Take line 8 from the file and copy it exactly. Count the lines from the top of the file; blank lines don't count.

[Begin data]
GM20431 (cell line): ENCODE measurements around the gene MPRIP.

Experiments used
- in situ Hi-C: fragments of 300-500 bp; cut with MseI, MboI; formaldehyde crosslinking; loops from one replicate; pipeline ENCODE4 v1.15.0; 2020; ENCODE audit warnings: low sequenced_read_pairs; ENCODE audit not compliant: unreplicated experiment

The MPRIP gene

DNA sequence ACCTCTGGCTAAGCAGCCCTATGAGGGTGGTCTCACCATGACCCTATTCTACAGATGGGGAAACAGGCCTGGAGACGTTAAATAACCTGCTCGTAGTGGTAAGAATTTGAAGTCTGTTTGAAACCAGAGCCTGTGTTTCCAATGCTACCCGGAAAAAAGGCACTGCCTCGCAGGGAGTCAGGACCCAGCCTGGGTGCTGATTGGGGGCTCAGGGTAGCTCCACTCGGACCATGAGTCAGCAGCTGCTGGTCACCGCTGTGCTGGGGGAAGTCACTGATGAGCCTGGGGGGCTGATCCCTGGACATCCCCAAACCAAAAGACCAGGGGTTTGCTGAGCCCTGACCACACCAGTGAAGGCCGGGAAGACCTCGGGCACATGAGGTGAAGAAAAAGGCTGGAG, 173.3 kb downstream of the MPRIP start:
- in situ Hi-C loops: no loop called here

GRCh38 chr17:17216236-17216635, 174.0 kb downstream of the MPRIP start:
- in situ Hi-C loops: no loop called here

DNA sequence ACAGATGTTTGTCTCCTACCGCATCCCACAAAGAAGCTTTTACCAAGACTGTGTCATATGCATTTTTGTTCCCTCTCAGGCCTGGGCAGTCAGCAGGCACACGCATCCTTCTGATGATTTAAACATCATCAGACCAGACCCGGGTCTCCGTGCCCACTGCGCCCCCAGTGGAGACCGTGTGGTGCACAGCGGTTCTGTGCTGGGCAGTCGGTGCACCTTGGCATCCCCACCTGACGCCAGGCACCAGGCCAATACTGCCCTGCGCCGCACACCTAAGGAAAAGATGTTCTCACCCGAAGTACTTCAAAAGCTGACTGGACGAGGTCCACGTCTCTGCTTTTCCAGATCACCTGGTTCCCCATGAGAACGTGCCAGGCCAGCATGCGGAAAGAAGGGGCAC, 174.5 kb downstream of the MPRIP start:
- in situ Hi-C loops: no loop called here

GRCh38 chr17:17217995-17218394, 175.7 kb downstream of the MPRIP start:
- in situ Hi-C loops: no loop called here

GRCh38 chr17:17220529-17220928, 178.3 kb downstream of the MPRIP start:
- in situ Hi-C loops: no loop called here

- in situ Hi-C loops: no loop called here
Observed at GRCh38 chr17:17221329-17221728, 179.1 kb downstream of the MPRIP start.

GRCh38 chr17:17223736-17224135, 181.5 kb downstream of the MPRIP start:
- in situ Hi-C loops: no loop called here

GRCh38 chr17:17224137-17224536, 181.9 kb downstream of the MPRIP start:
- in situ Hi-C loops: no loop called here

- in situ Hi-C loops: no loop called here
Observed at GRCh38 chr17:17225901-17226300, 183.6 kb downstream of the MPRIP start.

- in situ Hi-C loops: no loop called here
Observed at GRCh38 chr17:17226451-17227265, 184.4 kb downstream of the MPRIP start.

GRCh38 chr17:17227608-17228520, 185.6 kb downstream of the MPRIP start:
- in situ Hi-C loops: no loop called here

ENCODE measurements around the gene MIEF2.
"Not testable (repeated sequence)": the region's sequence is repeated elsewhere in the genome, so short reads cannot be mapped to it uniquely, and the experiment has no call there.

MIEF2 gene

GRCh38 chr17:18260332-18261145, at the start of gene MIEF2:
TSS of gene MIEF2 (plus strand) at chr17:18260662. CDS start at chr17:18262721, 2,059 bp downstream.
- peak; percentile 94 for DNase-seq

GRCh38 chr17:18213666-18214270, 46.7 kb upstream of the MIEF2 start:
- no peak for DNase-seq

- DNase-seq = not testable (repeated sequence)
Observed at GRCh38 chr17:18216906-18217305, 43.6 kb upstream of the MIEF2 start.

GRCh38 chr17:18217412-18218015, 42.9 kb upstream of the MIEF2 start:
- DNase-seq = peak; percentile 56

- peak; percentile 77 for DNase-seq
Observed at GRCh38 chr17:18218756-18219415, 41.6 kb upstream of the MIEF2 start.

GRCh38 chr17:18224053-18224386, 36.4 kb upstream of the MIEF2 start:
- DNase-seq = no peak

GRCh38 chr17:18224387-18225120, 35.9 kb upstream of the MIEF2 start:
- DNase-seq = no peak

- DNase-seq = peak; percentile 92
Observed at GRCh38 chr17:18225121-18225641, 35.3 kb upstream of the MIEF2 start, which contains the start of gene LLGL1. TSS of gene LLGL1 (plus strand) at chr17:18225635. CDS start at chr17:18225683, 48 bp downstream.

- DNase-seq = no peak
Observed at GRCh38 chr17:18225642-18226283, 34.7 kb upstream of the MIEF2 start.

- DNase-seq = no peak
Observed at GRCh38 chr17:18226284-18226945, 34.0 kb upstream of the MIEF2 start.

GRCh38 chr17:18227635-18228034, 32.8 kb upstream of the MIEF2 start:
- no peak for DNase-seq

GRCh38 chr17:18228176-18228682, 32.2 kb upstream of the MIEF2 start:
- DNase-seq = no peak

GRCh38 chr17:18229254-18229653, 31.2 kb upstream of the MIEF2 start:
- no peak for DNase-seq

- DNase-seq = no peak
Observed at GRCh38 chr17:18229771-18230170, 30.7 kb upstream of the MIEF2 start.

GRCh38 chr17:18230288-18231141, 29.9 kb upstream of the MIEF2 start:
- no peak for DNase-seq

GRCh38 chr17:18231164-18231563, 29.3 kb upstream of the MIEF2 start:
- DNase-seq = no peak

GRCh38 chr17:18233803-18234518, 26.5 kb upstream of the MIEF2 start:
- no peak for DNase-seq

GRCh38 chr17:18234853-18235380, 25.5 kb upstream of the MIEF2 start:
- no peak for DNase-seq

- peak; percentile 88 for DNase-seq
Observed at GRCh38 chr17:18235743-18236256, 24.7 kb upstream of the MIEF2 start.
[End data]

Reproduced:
- in situ Hi-C loops: no loop called here